If you were to ask me what I hoped to improve upon in my diet, my answer would always be: to consume less carbs and more salads. I can’t even begin to explain how amazing I feel when I’m super veggie heavy and light on carbs. My mind is clearer, which is crazy because it’s one of those things you don’t actually know you are experiencing… also known as mind fog. And then when it’s not there, it’s such a huge smack in the face… eat yo vegetables lady, you feel so good, don’t eat that half loaf of sourdough (ahem, yaaa).
For me though, I need variety. I can’t eat the same salad constantly, and salads seem to be one of those things I’m even more picky about (of course, because otherwise life would be too easy). The one thing I always have to tell myself is that salad’s aren’t boring anymore. They don’t have to be a green, a couple thinly sliced veggies, typically onion and carrot, maybe some cucumber, + croutons and an enormous amount of dressing. You know, the amount of dressing an eight year old would use – because we are all just trying to pretend we are making a healthy decision.
Salads now though have roasted veggies, grains and/or in this case don’t even have a main green. Whaaaat? Yep! Let me introduce you to my little Middle Eastern salad… Fattoush.
Fattoush is typically a bread salad but, as mentioned above, little me is trying the veggie to carb ratio to lean slightly more towards the veg. And the pitas (aka the bread of the bread salad) are commonly toasted or even fried. Here we just give them a little grill action to crisp up but not be sharp enough to destroy the roof of your mouth. Because seriously pita chips + the roof of my mouth, makes it look like a battle for good and evil went down. Does anyone else have that problem, where pitas just scratch the hell out of the roof of your mouth? Even croutons can put up a fight.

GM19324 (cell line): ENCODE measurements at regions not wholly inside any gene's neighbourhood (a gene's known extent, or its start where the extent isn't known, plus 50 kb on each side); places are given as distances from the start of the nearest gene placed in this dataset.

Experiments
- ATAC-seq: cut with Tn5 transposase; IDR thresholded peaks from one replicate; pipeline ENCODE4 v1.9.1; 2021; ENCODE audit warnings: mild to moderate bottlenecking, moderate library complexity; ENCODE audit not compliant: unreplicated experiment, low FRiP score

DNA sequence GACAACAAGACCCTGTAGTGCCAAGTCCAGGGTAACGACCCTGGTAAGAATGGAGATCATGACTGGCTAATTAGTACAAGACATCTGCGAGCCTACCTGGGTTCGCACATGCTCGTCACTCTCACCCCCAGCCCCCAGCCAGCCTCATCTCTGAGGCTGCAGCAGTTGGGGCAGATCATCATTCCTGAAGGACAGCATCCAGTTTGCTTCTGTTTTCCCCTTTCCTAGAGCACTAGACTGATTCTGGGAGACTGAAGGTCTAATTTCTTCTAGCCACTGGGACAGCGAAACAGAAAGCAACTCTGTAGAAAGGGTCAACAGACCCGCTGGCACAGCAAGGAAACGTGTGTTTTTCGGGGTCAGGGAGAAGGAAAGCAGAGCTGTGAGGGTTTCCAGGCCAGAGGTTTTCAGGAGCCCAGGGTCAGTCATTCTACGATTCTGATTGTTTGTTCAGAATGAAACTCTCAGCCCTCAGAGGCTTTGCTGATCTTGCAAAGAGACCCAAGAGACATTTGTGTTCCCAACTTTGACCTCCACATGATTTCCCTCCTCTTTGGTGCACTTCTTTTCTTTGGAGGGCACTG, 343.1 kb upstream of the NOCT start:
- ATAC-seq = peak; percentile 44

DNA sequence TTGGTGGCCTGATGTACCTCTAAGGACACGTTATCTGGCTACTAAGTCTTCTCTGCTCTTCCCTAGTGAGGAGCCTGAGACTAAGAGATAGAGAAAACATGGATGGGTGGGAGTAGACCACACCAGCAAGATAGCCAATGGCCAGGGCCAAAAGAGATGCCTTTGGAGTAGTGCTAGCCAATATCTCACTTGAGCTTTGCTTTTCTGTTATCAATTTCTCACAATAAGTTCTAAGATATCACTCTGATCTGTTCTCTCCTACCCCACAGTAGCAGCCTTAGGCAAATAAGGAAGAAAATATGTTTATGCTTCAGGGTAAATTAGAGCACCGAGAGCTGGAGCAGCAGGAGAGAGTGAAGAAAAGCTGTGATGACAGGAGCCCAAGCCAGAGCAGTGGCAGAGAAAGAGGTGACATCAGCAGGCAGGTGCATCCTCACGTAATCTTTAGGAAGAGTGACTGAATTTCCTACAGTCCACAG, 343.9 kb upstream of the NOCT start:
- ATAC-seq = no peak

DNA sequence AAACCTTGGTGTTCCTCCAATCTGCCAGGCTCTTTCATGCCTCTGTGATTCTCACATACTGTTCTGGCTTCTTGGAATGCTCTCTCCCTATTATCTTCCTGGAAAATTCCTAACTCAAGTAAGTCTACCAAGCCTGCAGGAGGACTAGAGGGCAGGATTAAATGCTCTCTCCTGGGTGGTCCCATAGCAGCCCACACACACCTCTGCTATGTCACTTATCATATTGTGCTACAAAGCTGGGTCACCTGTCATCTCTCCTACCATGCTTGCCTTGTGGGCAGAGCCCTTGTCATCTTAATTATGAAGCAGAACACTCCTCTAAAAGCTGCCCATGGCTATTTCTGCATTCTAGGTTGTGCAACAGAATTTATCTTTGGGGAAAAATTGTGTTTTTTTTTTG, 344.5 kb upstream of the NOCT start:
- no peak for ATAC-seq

Okay, so to avoid said war, pitas for this version are grilled as mentioned. However, you can totally buy pita chips or make your own, but you’ve been warned.
The rest of the ingredients = fresh veggies commonly found in American salads that have just been roughly chopped. The dressing is a light vinaigrette flavored with garlic, parsley and sumac. Never heard of sumac? It’s a light balanced, slightly tart seasoning that is commonly seen in zatar, a rather recent popular spice blend here in the States, that is also from the Middle East. I buy my sumac from Penzey’s Spices, but Amazon has this sumac with great reviews, and we all loooove Amazon.
This salad makes two lunch size portions, or four side salads. If you are interested in making it heartier, you can always up the veggies, and add in sliced radishes or a couple handfuls of chopped romaine. The dressing coats everything really well and will leave drippings in your bowl, so you could easily add more and not need to make another batch of dressing. As with any salad, I would start with 1/2 the dressing first, toss, and evaluate, working towards the amount you personally desire. You can always add more dressing in, but wiping off veggies doesn’t really sound like how you would want to spend part of your day.
For the dressing:
- 3 tablespoons grapeseed oil
- 1 tablespoon fresh lemon juice
- 1 1/2 teaspoons red wine vinegar
- 1-2 garlic cloves, pressed
- 1 1/2 teaspoons dried parsley
- 1 teaspoon sumac
- 1/2 teaspoon dried mint
- salt & pepper to taste
For the salad:
- 4 Persian cucumbers, chopped
- 2 medium/large heirloom tomatoes, seeded & chopped
- 1/2 medium red onion, halved & thinly sliced
- 2 pitas or naans, grilled and torn or chopped
- optional: sliced radish and or chopped romaine
For the dressing:
In a small mixing bowl, whisk all ingredients until well combined, and set aside.
For the salad:
In a large mixing bowl, toss all ingredients together except pitas. When ready to serve toss salad with dressing and top with torn pita pieces.
*For gluten free, use GF versions or omit if necessary. If vegan make sure to check the ingredients to ensure pitas and/or naan are in fact vegan. For a more robust salad try adding a couple or few handfuls of chopped romaine and/or more of the veggies, including the addition of radishes if desired. As is if using all of the dressing, it will coat all ingredients and leave drippings on your plate.